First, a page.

NASA´s Hubble Space Telescope observed a system of two red dwarf Stars and one planet orbiting around them. This system is around 8,000 light years away from earth and is located in the center of the Milky Way. The planet orbits approximately 482 million km (300 million miles) from the binary star system and completes an orbit around the stars in seven years.

System of a stars and one planet

This system of three astronomical bodies was detected by gravitational micro lensing, which encompass the use of two stellar bodies, including a background and a foreground star.

The light from a background star is bended and amplified by the gravity of a foreground star when these two bodies are aligned as seen from earth. Many types of information can be obtained by gravitational micro lensing, such as the nature of the foreground star and the accompanying planets.


The system was first observed back in 2007; however, at that time, the variety of micro lensing observations revealed only a star and one planet. Careful analyses revealed a third body, which scientists could not clearly identify then. Ground observations suggested a system consisting of a Saturn-like planet and a binary system of stars or a Saturn-like planet and an earth-like planet around a single star.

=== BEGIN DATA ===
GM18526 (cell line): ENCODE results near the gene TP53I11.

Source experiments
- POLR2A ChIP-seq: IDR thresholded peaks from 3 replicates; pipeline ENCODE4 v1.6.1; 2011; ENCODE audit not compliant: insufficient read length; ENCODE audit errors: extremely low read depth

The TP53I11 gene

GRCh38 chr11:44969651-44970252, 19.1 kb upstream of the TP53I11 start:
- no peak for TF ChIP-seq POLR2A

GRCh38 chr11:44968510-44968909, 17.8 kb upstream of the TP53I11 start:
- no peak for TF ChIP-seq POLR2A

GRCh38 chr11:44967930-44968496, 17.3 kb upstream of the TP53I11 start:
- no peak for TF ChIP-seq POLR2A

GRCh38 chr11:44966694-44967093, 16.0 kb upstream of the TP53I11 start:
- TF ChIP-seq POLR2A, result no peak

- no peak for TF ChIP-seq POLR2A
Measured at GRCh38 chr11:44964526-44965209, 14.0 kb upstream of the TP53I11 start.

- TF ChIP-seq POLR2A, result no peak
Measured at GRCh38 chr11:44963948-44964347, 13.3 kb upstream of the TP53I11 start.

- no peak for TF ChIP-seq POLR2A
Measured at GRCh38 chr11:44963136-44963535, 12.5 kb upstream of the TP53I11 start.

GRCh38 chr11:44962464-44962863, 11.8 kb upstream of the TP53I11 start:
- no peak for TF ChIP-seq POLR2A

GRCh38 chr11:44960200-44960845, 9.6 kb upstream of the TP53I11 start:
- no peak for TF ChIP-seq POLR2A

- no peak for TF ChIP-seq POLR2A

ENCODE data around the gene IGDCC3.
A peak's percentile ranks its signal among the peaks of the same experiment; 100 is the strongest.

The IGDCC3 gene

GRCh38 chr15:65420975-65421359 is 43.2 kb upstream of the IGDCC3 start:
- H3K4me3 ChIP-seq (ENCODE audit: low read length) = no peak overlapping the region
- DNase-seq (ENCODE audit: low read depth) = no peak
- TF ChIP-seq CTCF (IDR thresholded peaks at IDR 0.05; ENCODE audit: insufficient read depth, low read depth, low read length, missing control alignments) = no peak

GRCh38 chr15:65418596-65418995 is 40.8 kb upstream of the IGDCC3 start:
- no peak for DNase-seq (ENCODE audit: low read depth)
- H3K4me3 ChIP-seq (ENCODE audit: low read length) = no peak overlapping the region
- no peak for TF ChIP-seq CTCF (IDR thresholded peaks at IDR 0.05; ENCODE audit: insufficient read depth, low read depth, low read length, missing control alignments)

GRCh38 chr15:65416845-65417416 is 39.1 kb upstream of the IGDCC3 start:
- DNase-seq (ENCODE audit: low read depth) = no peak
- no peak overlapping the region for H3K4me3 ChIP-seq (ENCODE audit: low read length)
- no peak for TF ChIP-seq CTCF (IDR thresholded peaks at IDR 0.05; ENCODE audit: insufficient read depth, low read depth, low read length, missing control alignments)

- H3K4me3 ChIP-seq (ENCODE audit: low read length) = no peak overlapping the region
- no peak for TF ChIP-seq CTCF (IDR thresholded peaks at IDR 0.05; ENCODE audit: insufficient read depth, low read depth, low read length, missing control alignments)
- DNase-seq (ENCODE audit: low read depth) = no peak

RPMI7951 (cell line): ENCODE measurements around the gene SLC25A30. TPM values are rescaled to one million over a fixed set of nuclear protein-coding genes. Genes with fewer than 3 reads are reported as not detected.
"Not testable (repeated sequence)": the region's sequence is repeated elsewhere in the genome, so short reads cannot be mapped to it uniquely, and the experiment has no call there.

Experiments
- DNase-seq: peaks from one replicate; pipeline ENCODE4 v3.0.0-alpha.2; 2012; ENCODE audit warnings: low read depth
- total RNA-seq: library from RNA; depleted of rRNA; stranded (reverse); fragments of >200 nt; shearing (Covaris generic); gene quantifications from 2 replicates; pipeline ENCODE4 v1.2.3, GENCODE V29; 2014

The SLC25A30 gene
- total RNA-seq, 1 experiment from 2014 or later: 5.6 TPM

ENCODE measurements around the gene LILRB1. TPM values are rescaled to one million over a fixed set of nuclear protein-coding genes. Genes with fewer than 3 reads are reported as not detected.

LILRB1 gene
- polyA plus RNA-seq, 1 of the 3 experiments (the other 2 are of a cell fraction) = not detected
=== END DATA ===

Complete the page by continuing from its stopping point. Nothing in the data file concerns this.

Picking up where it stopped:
Hubble´s observations

Using Hubble’s high resolution imaging astronomers were able to set apart the individual members of the system in a much crowed star field. These observations revealed that although the light coming from star was somewhat faint to be coming from a single star, the most likely possible scenario was that the source was not coming from a single but from two red dwarf stars.

The almost perfect alignment of the background and foreground bodies plus the observations made with the aid of the Hubble´s Wide Field Planetary Camera 2 allowed for the careful study and detection of the system of stars and one planet. It´s expected that with the use of micro lensing and Hubble´s resolution capabilities scientists will be able to continue their search for exoplanets and their related host stars.